2019 African Safari: Botswana vs KenyaDecember 22, 2018
Both Botswana and Kenya have been voted among the best destinations to travel to in 2019 but how do you know which one is for you?
Natalie Beauregard, the travel guides editor at AFAR, chose Kenya because, from next year, “Kenya Airways just started offering direct flights from New York’s JFK to Nairobi, which is going to open the idea of a safari to so many people, since it used to take multiple connections to get to Kenya”.
Botswana was picked by Fernanda Costa Gama Logemann, founder of travel platform Spice up the Road, because he is “always looking unforgettable adventures and authentic experiences, so glamping (upscale camping) is a trend that I am really excited about.”
Well, the Forbes list has definitely narrowed it down but, unless you’re wanting to do both, you’re still in the difficult position of choosing between the two. This short break-down of the differences and similarities between the two countries will help clarify which to prioritise for 2019.
Botswana: This is a country of hugely contrasting landscapes. There is a wide range of national parks and game reserves that cover these various environments, affording safari-goers a remarkable variety in game-viewing. The waterways and accompanying lush, green vegetation on the floodplains make the Okavango Delta a natural waterpark, whilst the Makgadikgadi Pan and surrounding salt pans in the savannah of the north-east is a dry and desert landscape.
Kenya: With far more geographical elevations compared to the flatlands of Botswana, Kenya has large mountain ranges that are also then contrasted with low-lying coastal areas. This is where Mount Kenya reaches to a peak height of almost 5200 metres and also where the vast grasslands of the Masai Mara upon which only sporadic acacia trees and thorn bushes grow high. The port town of Mombasa is a picturesque setting with conservation parks in the ocean and land.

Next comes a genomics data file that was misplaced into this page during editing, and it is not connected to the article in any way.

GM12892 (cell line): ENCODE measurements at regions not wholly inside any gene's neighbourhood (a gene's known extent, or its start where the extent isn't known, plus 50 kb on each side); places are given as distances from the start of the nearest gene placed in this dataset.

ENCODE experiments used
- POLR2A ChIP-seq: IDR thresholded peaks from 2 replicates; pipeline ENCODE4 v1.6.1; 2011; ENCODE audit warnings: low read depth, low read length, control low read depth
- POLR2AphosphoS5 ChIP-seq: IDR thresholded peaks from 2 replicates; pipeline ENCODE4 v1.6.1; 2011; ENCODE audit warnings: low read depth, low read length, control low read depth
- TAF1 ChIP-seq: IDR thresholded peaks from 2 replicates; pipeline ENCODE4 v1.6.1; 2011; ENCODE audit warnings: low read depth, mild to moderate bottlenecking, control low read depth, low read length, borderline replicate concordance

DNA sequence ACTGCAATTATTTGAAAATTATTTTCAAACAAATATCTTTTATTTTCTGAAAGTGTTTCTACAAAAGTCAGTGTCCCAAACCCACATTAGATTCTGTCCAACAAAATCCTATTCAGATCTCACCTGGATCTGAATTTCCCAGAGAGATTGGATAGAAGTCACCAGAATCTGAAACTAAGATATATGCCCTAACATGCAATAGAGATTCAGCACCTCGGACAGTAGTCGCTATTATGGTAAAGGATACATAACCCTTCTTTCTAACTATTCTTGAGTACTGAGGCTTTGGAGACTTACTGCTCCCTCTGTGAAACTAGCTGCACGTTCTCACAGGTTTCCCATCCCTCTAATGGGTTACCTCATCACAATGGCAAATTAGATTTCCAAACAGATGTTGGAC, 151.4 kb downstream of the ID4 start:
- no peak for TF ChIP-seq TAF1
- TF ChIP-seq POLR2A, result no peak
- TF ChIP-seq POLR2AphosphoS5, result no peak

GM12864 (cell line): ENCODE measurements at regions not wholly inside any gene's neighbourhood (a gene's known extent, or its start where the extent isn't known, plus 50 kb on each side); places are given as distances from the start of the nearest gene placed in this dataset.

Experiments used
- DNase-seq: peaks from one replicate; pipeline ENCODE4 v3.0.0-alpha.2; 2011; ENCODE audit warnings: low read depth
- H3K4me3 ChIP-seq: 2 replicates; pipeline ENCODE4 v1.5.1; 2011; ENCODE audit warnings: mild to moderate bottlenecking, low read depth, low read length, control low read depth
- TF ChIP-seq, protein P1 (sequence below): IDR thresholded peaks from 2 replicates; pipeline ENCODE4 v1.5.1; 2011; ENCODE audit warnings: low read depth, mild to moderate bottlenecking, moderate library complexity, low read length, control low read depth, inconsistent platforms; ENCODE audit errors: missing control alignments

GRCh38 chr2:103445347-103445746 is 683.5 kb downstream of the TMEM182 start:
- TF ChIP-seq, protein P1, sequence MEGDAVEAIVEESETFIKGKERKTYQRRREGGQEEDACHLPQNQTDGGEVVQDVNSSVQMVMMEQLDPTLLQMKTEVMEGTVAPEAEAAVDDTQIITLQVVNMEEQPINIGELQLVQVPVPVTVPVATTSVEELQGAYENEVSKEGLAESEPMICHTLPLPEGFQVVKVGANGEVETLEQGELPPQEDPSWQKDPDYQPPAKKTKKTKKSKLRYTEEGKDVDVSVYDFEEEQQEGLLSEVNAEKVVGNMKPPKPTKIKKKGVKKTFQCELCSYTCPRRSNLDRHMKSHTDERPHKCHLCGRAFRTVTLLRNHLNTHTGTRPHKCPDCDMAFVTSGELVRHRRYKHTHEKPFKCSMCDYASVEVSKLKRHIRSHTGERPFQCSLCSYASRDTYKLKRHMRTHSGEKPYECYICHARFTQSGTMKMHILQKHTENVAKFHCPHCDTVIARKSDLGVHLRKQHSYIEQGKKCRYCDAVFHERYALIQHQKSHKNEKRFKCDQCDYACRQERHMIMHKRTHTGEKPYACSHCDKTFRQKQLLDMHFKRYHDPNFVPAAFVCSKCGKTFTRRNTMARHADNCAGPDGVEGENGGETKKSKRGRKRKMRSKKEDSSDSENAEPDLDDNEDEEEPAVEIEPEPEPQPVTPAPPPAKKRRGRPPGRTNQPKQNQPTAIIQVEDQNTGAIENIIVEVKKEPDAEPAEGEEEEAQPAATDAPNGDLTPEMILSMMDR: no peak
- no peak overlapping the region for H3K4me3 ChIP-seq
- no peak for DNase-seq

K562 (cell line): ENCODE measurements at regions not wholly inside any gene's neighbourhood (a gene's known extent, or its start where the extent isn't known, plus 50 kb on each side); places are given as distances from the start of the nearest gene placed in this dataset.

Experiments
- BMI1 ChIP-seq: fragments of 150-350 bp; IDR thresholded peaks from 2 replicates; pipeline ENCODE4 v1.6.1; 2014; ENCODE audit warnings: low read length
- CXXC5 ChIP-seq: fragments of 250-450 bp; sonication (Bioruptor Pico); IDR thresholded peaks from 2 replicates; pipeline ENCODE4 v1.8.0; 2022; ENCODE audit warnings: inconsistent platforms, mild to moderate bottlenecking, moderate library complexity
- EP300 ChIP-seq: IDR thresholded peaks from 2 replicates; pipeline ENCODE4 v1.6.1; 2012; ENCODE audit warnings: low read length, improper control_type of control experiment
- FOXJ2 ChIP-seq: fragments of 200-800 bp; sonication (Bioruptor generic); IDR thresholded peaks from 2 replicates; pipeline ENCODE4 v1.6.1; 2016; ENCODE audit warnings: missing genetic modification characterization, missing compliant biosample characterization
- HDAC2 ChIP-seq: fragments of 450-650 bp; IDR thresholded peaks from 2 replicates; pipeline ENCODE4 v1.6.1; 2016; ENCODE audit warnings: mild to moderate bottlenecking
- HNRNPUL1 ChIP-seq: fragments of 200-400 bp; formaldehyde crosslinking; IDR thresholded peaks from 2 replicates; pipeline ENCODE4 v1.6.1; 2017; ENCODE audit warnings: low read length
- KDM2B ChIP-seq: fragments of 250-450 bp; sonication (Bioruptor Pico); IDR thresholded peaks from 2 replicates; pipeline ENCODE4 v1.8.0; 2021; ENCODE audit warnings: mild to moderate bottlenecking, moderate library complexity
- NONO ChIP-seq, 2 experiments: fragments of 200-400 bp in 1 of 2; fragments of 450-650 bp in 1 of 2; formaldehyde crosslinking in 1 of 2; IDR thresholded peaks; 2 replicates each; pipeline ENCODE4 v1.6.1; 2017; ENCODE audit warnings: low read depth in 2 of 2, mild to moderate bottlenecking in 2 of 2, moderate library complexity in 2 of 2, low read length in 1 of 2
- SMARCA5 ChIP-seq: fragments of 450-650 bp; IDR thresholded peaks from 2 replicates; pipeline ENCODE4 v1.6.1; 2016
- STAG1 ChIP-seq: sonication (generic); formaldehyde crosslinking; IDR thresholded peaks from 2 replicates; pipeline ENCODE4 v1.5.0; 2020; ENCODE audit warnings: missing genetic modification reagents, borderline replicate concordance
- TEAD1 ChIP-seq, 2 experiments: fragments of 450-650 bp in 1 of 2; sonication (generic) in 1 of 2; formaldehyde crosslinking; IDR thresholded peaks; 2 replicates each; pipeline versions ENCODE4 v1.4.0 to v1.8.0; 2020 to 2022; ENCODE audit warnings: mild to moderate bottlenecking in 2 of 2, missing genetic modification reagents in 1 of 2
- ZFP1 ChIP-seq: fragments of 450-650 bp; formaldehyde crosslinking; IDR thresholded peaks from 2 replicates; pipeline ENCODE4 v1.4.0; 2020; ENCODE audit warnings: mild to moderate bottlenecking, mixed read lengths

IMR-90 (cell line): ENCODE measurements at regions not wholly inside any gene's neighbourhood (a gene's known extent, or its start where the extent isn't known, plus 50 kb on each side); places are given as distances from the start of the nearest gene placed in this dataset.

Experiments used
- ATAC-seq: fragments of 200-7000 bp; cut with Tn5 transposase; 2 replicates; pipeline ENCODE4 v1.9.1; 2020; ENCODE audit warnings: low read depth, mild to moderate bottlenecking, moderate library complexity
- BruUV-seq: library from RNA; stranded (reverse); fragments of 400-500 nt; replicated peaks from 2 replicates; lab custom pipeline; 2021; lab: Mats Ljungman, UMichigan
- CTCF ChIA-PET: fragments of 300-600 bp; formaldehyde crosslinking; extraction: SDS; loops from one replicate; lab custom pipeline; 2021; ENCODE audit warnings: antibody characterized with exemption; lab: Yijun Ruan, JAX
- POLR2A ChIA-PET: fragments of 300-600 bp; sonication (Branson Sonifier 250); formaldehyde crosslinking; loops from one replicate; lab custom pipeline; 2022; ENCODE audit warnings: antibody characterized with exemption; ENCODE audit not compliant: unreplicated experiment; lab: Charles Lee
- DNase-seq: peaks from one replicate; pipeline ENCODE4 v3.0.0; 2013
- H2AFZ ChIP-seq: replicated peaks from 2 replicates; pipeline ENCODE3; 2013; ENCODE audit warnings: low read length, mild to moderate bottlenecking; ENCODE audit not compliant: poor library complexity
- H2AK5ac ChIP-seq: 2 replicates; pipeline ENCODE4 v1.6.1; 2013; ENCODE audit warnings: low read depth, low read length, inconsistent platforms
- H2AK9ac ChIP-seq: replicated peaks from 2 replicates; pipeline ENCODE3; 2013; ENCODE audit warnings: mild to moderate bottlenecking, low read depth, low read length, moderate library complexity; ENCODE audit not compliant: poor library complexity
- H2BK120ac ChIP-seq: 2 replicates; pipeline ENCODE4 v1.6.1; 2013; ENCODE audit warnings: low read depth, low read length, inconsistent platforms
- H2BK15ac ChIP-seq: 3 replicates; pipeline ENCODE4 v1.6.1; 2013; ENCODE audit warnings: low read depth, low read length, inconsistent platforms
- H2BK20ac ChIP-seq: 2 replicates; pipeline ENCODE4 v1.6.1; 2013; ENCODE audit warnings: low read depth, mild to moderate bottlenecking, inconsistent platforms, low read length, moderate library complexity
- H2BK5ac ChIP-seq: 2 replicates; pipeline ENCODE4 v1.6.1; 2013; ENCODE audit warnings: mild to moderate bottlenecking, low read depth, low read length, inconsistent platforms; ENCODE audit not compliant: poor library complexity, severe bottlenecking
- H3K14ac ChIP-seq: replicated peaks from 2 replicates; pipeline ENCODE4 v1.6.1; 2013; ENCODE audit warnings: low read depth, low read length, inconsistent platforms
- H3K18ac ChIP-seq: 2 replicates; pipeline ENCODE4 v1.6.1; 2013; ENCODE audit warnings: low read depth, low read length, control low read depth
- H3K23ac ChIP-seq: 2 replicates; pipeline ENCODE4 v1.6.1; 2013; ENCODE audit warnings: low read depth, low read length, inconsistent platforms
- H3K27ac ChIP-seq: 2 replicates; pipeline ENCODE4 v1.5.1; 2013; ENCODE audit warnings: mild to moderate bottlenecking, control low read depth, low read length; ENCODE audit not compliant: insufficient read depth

Botswana: A trip to Botswana offers an extensive mix of animal and bird life as a result of these different regional habitats. The well-known Chobe National Park is home to the largest concentration of African elephants, which can be seen drinking from or cooling off the mighty Chobe River. The wildlife-rich Moremi Game Reserve is reputed to have significant numbers of wild dogs, an endangered species that can be quite difficult to spot. Throughout Botswana, there is an impressive number of bird species, and particularly beautiful water-birds that keep the waterways healthy.
Kenya: The Great Migration of wildebeest, zebra and antelope that crosses the Masai Mara region of Kenya, is of course, a major drawcard. Most safari enthusiasts have Kenya on their travel list for just this special wildlife event. It is a good destination to encounter the Big 5 on safari, and predator-prey sightings on the plains are particularly exhilarating. Different sub-species of giraffe, such as the Rothschilds and Masai, can be seen in different regions of the country.
Kenya: Kenya offers superb wildlife viewing with a well-established safari infrastructure of operators with both permanent camps and mobile safari circuits. Hot air ballooning over the plains of the Masai Mara is utterly magical, and so too is overlooking the wildebeest from one of the smaller hills.
Botswana: Luxury private tented safari camps and tracts of wilderness areas with very low tourist densities, make Botswana a relatively private safari experience. The safari vehicles used here are modified and open-air, which also add to the intimacy of the experience. Water-based safari activities, most notably mokoro safaris, are quite unique to Botswana.
Botswana: The rains generally fall between November and March with the rest of the year being mostly rain-free. Because of this, most of the camps remain open year-round. During the rainy or ‘green’ safari season in Botswana, herbivores drop their babies and lush landscapes take over.
Kenya: October marks the beginning of the ‘short rains’ while April brings the ‘long rains’ to Kenya. Many of the safari camps close during the long rains due to difficult driving conditions. Pre-rainy season time, such as in September, is usually a good time to witness the wildebeest migration in Kenya.
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